I’ll keep that in mind. Cheers. I think I have that search function wore out lol every time I do a search , it feels like I’m falling down the rabbit hole even further lol

On this I would not do pockets. I would do profile cuts and allow the dust collection system to suck up the little squares. They shouldn’t cause any issue, and the profile cuts will drastically slash your machine time.

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Thanks @RobertBeattie. I’llhave a little thinker with that after work and see how it goes. I’ll keep you posted.
Cheers

I played with it a little and the cut times are pretty high, just because there are so many.

If this would be something you do a lot of you can keep tweaking the file to maximize speed. Fine tune your settings for your it and material. Lower clearance height (how high it moves up before going on to the next square) and faster plunge rates with speed this up a lot

Still this is going to be a lot of machine time. So for basic square screens it might not be much of a cost savings once you factor in the cost of your machine time…

However, you have a CNC!
And doing crazy, complex screen shapes… will take about the same effort and amount of cut time. :wink:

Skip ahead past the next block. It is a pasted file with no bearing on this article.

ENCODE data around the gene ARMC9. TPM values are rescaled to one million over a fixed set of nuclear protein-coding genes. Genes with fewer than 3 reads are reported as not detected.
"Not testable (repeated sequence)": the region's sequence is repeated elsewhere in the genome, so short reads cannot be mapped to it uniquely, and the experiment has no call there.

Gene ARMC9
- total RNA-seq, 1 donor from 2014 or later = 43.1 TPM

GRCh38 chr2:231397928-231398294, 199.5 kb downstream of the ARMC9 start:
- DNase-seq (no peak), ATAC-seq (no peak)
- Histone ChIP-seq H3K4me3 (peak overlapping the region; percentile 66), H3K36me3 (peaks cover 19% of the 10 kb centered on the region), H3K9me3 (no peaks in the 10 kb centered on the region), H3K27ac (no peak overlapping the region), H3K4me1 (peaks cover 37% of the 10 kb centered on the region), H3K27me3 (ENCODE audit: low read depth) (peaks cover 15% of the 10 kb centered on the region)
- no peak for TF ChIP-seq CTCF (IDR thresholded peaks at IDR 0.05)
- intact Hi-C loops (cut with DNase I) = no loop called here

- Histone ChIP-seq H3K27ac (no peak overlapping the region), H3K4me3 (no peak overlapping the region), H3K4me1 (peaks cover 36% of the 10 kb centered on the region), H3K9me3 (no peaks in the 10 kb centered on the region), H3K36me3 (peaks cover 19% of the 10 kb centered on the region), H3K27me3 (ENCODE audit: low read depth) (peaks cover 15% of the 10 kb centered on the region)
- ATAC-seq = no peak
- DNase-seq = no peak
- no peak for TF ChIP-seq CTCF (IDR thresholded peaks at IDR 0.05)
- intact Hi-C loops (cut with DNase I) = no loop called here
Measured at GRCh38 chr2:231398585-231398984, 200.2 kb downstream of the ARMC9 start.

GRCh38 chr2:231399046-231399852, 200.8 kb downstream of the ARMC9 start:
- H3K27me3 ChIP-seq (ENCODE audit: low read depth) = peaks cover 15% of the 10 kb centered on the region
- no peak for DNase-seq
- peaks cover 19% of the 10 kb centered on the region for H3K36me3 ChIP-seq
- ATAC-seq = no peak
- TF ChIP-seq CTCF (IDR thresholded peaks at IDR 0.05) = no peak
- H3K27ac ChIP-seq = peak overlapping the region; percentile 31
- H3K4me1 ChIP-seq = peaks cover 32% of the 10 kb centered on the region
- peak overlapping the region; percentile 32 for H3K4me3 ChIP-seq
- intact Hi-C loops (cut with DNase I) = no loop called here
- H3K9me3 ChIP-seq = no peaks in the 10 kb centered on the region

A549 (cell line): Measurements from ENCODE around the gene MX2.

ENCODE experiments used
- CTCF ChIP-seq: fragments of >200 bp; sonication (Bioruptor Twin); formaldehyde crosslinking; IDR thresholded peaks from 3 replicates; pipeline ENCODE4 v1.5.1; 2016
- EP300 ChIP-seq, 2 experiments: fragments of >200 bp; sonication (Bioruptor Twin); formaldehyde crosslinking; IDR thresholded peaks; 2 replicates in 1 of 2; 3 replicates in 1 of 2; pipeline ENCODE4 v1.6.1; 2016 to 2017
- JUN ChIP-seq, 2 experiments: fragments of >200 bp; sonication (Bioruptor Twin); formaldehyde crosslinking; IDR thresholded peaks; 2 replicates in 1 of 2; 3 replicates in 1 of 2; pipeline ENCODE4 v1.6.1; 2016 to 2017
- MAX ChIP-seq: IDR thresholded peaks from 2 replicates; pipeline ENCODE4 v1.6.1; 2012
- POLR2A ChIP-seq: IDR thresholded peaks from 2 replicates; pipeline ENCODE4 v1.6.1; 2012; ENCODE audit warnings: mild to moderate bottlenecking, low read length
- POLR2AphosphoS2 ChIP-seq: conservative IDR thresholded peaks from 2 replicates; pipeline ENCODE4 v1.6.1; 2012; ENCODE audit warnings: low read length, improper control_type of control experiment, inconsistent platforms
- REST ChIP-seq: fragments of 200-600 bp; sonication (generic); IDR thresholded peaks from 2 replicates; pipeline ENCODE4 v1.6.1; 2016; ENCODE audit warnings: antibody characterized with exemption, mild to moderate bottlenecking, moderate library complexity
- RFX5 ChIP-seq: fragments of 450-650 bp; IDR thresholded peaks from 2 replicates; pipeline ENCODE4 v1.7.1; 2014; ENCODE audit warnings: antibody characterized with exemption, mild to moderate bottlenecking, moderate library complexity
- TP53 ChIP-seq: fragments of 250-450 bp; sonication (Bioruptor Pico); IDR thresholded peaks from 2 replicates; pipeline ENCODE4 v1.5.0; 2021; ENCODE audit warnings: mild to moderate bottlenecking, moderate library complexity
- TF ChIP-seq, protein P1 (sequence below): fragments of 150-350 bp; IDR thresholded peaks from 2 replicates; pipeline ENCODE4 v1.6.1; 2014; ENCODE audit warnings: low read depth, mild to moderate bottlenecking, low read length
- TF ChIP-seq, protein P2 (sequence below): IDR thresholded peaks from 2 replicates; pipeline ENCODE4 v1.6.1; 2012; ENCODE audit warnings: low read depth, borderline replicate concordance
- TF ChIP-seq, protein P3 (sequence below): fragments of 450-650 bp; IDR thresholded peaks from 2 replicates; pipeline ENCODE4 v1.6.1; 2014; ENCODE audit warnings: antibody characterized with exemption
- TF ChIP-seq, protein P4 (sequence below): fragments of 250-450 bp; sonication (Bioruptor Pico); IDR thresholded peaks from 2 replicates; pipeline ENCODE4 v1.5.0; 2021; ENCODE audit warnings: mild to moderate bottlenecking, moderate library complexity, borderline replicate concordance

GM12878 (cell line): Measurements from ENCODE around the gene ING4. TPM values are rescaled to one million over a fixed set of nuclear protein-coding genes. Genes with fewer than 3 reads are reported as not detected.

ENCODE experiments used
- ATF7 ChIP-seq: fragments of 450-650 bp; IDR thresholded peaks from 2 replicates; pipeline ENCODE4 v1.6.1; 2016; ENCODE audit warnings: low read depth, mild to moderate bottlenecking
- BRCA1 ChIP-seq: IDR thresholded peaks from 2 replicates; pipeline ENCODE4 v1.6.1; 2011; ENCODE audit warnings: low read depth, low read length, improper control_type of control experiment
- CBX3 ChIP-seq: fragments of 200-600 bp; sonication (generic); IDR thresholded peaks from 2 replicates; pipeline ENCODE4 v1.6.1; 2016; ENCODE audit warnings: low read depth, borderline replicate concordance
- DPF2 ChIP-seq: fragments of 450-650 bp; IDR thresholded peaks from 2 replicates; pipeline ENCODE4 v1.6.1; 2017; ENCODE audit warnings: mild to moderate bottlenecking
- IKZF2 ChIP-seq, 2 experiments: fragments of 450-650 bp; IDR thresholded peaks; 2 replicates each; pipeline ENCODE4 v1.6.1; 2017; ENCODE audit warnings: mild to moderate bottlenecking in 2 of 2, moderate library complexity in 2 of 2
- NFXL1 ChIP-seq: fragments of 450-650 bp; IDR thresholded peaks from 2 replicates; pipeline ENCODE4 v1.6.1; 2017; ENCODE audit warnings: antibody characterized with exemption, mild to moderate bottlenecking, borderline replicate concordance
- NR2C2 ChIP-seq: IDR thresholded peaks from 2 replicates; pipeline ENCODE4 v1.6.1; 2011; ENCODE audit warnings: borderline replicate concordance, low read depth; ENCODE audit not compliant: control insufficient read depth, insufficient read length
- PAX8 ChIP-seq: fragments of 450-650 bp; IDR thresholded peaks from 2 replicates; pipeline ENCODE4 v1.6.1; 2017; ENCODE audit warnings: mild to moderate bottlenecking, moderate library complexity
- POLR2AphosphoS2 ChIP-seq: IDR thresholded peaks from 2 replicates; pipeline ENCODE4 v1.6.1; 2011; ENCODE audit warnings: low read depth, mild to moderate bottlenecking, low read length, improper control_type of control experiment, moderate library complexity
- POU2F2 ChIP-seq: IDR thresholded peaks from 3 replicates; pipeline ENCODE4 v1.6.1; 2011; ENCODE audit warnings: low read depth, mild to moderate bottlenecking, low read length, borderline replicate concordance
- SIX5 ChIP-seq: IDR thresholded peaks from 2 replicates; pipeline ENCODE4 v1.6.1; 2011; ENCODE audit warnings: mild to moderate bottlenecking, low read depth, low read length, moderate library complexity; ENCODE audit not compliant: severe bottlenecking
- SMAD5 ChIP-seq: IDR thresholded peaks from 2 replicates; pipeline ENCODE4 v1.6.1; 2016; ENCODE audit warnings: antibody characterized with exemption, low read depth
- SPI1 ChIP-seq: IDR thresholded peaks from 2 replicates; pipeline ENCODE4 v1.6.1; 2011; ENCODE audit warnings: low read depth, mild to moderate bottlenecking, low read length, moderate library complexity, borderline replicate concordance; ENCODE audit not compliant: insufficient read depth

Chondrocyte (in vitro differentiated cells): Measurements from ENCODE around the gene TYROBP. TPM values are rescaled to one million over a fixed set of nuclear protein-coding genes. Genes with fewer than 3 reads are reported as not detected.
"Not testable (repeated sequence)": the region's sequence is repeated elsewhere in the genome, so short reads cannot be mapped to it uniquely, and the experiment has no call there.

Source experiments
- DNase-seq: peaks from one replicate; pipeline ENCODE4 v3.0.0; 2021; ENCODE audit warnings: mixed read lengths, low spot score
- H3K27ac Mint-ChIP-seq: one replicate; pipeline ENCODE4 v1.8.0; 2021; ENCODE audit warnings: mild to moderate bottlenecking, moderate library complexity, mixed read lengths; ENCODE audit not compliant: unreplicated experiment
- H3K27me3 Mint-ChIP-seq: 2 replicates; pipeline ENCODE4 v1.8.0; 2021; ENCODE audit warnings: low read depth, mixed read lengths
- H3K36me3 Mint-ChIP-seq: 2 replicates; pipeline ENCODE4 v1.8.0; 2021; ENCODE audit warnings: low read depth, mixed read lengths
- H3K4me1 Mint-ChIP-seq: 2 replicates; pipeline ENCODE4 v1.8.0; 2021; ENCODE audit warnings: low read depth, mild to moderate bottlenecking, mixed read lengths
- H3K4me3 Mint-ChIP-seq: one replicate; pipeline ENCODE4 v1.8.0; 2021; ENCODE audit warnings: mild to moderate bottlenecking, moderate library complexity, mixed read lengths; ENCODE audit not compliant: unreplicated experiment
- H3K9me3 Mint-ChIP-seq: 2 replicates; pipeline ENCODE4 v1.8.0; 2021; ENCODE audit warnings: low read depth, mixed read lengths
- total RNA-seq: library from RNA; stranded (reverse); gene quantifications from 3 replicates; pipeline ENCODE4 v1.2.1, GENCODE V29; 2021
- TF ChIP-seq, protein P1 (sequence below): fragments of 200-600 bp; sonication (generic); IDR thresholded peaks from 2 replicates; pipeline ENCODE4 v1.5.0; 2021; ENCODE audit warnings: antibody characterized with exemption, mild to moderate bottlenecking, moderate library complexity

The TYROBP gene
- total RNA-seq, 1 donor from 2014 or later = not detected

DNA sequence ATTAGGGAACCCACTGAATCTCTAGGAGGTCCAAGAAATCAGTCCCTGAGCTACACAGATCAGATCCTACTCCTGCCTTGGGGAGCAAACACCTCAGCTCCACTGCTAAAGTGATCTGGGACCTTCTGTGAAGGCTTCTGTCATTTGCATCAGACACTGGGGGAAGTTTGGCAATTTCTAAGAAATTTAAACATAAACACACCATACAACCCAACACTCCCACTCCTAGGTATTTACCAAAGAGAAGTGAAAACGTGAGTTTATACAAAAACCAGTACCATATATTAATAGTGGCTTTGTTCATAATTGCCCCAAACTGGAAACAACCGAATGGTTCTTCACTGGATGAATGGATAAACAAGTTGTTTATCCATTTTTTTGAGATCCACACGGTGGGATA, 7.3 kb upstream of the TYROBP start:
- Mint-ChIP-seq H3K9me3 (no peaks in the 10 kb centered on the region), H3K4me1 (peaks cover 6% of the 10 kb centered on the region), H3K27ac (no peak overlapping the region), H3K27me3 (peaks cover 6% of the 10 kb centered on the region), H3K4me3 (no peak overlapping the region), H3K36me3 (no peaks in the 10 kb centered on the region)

It is just a mater of design.

So once you get familiar with your machine and find the best settings, you could start doing custom screens. Adding text or more complex shapes. And charging extra to cover the machine time :wink:

FYI: I do a lot of projects with the thin MDF sheets, which at my local hardware store come in 2ft by 4ft sheets.
I upgraded my XC to 2000 mm by adding a second set of rails to the Y axis - this lets me cut the full 2’x4’ sheets. It makes it so much easier. So if you start doing a lot of this I highly recommend it!
Before I did the mod I would have they store cut down the full 8’x4’ sheets of material for me.
I found that cutting it into (6) 24"x32" sheets worked well.

Also MDF makes a CRAZY about of dust. So duct collection is a must.
The dust is so fine it just blew right through my shop vac. I added a Dust Deputy and it was like magic. I STRONGLY recommend it. (Later on I upgraded to a real dust collector and a larger dust deputy setup.)

Thanks for that.Yeah I know what you mean with the custom designs. Thats the plan for the future. I just have to get to grips with the basics first. Id love to be able to do city skyline silhouettes or crazy geometric patterns and put led lights behind them and up the price but I learned I have to learn to walk before I can run lol.

Id love to be able to get the bigger machine but im pushing it for space as it is with the 1000mm :frowning:

I know what you mean about the dust. My heart does be broke cleaning up after doing rebates and round overs with the trim router and thats with a shop vac ha.I had a good extractor and sold it to make space in the garage but I think Ill have to invest in another…

Thanks for all your feedback, I really appreciate it.

;